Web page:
Sheldon Lewis (Friday AM) a pioneer journalist and editor in the mind-body health field, edits several journals. He has practiced meditation, taught and led programs in spiritual practice since the 1980’s. With an MA from NYU in Performance Studies, he is interested in group process and performance. Sheldon is a health coach who has assisted patients and their families with serious illness in navigating the health care system using alternative and conventional therapies. He is co-author of The Human Side of Cancer and Stress-Proofing Your Child. Sheila and Sheldon enjoy teaching contemplative practices to help enhance the power of meditation in peoples’ lives.



Rabbi Jay Henry Moses (Wednesday AM) is an alumnus of the Rabbinic Program of the Institute for Jewish Spirituality, an intensive study, meditation and retreat program. He was a congregational rabbi in Chicago for five years, and in 2002-03, he spent the year in Jerusalem studying Jewish mysticism. In addition to his work at Makom, Jay has also taught at the 92nd Street Y and the Skirball Center for Adult Jewish Learning. He currently works at the Wexner Foundation as the Director of the Wexner Heritage Program.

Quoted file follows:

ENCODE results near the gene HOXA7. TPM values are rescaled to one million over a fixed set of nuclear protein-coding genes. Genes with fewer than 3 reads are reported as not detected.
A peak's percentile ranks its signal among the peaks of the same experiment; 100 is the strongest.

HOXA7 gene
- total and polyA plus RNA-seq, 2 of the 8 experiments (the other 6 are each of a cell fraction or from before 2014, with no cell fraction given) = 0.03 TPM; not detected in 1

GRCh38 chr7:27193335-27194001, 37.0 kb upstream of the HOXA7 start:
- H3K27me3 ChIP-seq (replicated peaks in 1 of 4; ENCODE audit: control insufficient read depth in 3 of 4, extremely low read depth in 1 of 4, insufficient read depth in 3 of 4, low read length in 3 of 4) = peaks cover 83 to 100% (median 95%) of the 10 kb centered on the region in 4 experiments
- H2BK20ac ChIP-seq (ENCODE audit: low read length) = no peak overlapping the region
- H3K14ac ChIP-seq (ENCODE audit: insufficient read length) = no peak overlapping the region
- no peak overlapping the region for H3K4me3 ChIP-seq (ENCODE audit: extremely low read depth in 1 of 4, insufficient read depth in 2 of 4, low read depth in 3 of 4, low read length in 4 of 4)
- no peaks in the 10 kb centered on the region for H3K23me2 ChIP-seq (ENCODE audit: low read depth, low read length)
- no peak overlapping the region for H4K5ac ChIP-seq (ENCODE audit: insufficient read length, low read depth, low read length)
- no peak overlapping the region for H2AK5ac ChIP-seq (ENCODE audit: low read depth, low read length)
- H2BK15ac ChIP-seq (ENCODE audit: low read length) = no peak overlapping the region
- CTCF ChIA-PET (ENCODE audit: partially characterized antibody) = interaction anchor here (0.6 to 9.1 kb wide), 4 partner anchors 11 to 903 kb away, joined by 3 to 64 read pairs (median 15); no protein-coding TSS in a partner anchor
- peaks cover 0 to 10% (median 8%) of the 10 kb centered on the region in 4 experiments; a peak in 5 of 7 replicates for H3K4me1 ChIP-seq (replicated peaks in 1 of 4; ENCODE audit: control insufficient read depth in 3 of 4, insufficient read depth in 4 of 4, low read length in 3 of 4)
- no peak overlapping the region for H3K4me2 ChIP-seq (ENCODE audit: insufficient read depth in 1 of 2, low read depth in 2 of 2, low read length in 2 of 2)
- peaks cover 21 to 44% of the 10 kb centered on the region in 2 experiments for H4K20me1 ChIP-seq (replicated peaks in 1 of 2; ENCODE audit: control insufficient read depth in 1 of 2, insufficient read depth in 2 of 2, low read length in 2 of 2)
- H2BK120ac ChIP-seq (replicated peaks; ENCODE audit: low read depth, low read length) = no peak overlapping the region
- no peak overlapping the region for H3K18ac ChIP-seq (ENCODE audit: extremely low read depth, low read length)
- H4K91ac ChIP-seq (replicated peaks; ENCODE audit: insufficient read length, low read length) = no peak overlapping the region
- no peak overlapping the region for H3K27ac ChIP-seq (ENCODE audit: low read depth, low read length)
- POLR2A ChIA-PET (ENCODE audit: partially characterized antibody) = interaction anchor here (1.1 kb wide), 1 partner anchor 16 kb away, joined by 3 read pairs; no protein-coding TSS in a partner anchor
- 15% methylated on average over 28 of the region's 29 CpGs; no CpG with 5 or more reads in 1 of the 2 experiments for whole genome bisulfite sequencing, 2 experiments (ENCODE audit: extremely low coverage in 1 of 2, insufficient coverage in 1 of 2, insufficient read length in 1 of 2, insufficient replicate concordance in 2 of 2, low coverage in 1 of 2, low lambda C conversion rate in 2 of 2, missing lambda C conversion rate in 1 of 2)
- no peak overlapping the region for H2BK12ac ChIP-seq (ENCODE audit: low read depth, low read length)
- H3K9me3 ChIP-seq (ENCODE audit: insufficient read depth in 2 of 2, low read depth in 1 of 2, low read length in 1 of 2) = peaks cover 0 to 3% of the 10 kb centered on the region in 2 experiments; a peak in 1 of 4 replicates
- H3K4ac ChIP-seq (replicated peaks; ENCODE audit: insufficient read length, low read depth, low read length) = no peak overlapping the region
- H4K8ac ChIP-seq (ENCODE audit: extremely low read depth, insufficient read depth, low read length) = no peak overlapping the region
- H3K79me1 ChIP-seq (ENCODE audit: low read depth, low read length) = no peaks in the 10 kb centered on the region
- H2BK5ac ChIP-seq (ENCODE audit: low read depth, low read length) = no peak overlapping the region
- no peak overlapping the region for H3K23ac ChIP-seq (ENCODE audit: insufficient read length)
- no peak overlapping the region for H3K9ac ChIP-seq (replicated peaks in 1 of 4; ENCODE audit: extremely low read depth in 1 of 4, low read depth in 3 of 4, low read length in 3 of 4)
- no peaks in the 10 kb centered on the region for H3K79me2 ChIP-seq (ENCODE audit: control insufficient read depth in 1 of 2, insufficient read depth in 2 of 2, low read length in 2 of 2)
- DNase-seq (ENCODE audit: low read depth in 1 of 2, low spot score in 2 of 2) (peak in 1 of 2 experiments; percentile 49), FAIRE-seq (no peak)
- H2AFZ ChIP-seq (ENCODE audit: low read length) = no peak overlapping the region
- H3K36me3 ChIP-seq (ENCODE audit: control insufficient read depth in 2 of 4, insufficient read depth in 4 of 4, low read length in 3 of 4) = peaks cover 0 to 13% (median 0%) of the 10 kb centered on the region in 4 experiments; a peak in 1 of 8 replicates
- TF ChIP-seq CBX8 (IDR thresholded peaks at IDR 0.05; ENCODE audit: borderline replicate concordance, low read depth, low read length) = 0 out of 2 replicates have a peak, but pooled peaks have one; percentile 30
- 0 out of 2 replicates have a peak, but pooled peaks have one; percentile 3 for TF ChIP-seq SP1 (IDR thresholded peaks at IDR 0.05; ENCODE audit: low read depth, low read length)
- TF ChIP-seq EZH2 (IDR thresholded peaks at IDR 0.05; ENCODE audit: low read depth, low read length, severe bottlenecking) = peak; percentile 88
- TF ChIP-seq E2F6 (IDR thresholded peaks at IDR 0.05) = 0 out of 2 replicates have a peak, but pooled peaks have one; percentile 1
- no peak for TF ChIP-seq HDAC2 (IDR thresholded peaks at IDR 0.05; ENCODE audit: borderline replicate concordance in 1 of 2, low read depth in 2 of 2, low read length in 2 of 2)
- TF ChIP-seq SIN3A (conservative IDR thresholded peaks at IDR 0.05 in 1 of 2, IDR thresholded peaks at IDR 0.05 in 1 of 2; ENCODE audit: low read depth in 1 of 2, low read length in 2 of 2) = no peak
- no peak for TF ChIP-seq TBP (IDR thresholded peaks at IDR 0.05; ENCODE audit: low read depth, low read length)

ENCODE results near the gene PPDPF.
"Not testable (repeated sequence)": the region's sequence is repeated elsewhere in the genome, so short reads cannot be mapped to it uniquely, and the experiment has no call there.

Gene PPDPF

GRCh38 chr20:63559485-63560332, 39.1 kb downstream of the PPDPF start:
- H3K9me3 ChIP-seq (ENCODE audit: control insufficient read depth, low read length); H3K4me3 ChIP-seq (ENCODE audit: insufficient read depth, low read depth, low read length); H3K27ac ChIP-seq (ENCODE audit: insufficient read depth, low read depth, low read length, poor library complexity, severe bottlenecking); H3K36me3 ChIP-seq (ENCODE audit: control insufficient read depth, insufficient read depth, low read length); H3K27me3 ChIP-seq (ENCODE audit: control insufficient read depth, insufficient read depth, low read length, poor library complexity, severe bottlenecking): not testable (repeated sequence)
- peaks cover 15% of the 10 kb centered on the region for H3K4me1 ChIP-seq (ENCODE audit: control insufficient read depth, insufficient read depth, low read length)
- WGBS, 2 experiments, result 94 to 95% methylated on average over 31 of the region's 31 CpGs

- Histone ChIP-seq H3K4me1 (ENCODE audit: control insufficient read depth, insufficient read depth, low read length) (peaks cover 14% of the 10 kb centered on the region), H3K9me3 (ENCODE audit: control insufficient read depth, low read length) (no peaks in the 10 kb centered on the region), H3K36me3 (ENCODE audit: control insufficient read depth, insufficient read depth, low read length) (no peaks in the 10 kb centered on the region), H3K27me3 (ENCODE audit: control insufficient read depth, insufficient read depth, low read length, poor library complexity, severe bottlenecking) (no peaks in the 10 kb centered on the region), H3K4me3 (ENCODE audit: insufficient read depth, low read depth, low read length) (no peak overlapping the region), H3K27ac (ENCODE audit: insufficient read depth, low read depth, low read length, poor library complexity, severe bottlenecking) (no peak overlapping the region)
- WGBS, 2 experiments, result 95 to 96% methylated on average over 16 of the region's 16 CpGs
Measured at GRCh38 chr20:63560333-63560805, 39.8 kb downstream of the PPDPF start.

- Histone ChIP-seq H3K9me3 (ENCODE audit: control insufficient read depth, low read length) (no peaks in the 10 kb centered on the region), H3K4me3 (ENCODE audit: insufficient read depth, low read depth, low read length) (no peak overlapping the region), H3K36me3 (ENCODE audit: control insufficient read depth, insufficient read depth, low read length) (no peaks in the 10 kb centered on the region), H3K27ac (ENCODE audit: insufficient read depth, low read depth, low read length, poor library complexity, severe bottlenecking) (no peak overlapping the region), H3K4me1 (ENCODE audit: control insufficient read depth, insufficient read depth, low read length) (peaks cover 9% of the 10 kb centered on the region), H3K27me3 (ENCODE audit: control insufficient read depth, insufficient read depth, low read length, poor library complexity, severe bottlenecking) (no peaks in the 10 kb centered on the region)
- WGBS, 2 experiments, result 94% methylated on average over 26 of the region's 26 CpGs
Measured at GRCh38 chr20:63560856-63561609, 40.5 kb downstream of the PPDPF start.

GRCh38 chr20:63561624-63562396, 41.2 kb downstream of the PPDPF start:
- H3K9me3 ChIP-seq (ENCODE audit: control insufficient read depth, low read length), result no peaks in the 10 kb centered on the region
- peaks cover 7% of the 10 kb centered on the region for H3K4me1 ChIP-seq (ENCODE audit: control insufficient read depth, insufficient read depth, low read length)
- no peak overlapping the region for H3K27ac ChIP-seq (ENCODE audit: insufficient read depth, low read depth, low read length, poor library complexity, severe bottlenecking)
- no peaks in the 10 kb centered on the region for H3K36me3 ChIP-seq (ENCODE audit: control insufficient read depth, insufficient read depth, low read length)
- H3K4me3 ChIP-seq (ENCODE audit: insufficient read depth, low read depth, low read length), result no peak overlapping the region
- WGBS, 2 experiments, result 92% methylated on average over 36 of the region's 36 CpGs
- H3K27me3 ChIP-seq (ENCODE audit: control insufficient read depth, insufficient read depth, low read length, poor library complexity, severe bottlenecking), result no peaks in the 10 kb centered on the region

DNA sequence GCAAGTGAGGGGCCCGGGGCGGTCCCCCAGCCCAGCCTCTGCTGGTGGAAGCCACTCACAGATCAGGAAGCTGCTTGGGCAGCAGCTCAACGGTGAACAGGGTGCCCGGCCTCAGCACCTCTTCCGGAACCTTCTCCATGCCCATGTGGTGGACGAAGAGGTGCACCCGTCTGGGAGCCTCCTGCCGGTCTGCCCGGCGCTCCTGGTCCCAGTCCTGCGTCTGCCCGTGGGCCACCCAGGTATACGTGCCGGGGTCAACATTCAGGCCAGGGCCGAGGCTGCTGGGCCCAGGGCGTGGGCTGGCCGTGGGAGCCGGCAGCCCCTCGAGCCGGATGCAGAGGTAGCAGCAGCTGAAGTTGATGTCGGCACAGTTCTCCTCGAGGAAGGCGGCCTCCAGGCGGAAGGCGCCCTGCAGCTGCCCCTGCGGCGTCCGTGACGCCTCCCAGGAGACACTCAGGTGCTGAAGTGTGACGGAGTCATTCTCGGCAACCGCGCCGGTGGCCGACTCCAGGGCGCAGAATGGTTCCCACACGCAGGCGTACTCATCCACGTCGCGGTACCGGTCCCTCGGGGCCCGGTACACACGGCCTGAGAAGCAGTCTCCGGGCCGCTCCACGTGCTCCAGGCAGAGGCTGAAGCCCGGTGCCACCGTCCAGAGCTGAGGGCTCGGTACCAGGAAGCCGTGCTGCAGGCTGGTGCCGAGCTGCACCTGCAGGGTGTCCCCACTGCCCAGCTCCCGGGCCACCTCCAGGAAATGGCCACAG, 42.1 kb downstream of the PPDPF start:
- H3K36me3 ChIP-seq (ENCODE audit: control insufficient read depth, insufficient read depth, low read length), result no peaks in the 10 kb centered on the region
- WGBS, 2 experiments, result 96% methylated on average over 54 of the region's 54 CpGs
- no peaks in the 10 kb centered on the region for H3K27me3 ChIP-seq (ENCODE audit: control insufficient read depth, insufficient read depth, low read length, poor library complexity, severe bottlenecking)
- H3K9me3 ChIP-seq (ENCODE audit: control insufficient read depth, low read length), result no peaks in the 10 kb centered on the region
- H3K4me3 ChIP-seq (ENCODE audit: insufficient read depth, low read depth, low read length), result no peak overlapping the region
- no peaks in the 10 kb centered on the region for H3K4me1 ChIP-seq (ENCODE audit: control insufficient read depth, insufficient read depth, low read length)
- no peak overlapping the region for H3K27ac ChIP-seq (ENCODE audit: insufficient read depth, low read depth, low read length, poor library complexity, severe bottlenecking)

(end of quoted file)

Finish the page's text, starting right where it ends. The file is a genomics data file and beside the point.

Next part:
Elaine Retholtz (Wednesday PM) was introduced to mindfulness practice in 1988. She completed the practicum in Mindfulness-Based Stress Reduction (MBSR) as well as the Teacher Development Intensive at the Center for Mindfulness in Worcester, Massachusetts. She teaches MBSR in a variety of venues including the JCC, The TriState College of Acupuncture, and at Rivington House Adult Health Care Facility, where she is the Coordinator of Complementary Care Services. Currently she is a participant in the third Spirit Rock Community Dharma Leaders Program, as well as on the Teachers' Council of New York Insight Meditation Center.